NY may ban TikTok from government-issued phones over China spying threat – New York Post

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A bill introduced in the state Legislature would ban New York employees and contractors from downloading TikTok onto government-issued electronics out of fear of Chinese espionage.
“To have such an app downloaded onto government phones or devices is a threat,” state Sen. Kevin Thomas told The Post Monday.
The proposed ban would cover cell phones, computers and other internet-capable gizmos with the restrictions immediately taking effect if Gov. Kathy Hochul were to sign the bill into law once it passes the state Senate and Assembly, according to the legislative language.
National security experts recently warned that data posted on the China-based social media platform could end up in the hands of the ruling Community Party, though ByteDance, which owns TikTok, has argued that steps are being taken to safeguard user data in the U.S.
A TikTok representative could not be reached for comment Monday about the proposed bill to make New York the latest place to limit the video-heavy app, which is particularly popular among members of Generation Z.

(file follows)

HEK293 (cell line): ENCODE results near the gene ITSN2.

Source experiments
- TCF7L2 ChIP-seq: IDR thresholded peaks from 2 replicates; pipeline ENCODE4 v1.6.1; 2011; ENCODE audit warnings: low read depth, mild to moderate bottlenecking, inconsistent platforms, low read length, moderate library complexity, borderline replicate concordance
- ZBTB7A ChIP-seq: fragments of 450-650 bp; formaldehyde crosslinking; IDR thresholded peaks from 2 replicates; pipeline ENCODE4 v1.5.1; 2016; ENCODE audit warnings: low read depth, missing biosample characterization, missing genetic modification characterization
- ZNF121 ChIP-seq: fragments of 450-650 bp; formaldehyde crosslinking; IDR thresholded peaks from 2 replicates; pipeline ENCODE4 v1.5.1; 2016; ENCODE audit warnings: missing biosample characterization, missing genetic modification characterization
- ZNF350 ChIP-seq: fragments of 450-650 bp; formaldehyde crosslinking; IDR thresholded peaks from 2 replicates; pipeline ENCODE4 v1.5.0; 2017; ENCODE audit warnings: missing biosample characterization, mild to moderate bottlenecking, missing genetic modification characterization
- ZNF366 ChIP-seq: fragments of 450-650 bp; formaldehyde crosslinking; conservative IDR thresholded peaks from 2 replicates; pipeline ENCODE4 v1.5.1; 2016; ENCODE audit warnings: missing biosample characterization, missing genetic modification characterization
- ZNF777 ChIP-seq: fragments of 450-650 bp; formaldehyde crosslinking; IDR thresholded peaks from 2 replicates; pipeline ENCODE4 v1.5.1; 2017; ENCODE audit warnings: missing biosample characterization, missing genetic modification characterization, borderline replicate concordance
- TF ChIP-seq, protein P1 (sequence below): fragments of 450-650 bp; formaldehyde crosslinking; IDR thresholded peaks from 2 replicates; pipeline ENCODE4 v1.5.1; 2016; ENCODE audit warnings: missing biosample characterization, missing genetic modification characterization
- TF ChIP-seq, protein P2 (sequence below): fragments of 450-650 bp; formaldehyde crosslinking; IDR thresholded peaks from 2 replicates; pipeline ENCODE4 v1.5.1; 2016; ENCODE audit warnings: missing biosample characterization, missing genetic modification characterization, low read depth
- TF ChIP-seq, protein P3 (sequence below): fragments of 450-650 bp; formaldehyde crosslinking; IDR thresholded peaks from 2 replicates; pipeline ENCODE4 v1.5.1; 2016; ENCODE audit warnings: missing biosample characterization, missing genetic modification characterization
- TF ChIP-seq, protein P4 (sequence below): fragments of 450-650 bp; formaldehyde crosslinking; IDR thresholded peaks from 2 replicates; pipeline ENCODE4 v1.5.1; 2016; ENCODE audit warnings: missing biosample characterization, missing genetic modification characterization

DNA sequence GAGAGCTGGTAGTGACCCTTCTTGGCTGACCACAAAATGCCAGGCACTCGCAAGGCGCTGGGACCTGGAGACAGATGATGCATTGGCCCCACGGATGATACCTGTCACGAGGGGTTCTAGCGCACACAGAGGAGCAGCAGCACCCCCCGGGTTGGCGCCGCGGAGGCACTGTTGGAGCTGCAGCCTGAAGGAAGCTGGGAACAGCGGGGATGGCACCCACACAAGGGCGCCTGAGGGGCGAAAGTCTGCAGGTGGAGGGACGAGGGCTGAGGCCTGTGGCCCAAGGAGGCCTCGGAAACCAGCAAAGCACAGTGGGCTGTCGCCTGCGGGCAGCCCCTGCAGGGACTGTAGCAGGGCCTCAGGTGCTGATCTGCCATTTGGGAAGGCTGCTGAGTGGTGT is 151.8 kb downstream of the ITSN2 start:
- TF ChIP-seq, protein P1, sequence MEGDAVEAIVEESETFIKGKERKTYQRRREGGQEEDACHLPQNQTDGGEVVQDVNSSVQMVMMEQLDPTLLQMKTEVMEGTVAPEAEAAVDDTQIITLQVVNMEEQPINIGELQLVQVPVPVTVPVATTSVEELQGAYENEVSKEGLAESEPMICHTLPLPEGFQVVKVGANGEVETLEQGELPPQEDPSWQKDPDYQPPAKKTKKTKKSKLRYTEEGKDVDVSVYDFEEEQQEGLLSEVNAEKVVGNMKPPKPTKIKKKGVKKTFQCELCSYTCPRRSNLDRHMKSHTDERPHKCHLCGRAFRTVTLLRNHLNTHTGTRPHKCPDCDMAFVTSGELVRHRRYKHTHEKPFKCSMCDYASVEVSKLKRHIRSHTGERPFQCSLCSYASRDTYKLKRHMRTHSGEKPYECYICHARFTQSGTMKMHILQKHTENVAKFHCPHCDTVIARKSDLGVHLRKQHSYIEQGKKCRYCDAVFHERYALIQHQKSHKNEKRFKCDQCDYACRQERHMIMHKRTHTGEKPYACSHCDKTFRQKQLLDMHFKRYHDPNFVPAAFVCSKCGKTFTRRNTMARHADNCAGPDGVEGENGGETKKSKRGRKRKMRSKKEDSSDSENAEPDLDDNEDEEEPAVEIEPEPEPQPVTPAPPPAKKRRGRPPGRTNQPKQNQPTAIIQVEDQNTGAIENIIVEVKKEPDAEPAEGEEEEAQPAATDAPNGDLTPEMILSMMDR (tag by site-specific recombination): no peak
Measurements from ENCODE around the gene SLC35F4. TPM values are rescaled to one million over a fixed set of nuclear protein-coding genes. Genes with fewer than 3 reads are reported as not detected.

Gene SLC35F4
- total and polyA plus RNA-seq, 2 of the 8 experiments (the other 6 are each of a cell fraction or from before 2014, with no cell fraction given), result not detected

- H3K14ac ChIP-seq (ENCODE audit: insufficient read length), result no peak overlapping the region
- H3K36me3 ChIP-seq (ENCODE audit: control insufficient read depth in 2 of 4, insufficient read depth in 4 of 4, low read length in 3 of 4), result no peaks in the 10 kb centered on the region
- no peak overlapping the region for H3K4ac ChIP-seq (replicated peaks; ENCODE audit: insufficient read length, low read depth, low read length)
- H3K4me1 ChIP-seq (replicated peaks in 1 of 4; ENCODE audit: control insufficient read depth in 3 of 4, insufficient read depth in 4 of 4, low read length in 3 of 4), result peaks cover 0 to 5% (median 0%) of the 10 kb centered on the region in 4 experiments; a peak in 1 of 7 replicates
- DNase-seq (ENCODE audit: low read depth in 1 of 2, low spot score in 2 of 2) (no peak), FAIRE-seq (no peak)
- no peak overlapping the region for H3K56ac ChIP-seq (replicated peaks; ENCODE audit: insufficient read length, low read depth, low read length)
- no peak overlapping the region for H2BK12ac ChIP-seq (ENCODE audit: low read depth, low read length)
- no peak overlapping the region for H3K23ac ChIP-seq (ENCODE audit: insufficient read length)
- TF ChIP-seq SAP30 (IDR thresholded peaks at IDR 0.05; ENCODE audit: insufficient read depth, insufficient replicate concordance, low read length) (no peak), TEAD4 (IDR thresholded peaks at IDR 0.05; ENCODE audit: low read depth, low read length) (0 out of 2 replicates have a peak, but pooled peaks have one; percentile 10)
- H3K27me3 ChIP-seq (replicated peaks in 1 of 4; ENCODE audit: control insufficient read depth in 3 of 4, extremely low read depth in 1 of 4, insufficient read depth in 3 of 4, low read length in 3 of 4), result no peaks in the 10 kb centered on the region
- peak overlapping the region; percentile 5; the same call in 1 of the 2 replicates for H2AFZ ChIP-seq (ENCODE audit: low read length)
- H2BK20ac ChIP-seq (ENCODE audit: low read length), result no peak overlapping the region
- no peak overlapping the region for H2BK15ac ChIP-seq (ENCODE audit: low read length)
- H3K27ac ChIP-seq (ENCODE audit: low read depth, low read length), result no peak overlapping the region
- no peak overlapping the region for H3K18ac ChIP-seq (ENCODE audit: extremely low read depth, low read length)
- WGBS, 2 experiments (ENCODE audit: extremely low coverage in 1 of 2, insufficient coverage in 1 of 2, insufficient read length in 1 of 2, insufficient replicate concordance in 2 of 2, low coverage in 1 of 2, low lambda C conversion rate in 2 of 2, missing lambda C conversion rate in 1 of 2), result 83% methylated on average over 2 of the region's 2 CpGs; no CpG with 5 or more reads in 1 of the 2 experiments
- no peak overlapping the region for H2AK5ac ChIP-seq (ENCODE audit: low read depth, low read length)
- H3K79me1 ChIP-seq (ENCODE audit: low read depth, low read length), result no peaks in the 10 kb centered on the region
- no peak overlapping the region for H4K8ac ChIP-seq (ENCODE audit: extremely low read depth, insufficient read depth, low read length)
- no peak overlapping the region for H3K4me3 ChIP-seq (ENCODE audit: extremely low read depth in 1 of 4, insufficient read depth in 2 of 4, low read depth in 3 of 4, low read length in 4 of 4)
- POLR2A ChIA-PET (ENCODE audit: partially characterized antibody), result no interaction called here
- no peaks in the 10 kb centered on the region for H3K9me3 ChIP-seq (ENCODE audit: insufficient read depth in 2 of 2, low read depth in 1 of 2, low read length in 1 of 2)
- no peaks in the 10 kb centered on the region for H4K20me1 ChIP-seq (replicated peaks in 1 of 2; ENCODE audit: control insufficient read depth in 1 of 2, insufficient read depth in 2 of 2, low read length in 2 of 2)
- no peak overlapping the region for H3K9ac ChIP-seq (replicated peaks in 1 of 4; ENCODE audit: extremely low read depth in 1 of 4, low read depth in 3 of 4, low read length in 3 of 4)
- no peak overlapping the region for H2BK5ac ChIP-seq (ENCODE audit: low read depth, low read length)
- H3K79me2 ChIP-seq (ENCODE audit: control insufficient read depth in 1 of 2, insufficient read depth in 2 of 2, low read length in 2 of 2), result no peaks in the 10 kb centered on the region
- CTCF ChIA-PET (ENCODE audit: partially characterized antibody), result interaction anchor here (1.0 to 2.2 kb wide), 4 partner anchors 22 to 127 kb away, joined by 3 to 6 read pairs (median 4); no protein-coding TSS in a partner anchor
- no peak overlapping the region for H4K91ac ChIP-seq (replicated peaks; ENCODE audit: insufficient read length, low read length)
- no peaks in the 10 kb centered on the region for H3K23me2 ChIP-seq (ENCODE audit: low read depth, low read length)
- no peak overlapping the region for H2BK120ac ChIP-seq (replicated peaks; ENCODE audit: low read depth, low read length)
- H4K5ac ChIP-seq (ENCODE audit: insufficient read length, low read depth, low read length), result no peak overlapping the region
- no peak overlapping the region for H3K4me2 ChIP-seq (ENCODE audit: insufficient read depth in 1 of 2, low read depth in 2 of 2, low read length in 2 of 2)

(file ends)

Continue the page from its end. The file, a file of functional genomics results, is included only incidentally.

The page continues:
A spokesman for the state Office of Information Technology Services told The Post Monday that New York began curbing the use of TikTok by its employees two years ago. 
“We recognize that social media platforms have become integral to the way we communicate and share information, and to that end, there is extremely limited use of TikTok including for approved social media presences,” the spokesman said. 
State likes Texas, Maryland, South Carolina, South Dakota and Nebraska have already made moves to block TikTok on taxpayer-funded devices.
While the idea will not go anywhere until the New York state Legislature reconvenes next year, Thomas’ bill is already attracting bipartisan support.
“TikTok is owned by a Chinese company and they are required to share personal data with the (Chinese Community Party). I would support such a ban on government owned phones,” state Sen. George Borello (R-Chautauqua) told The Post Monday.
Privacy experts have warned about the privacy dangers of TikTok alongside U.S.-based apps like Facebook and Twitter who collect data on what their users do.
“If we’re gonna start banning TikTok from state phones, we should also be banning, Facebook, Instagram, and American tech companies too,” Albert Fox Cahn, executive director of the Surveillance Technology Oversight Project, said about the proposed bill.
“TikTok is incredibly creepy and invasive, but I think that’s what makes it so similar to a lot of American tech companies – not what sets it apart. [But] I always worry that a lot of people are quick to see these concerns only when it’s a Chinese company,” he added.


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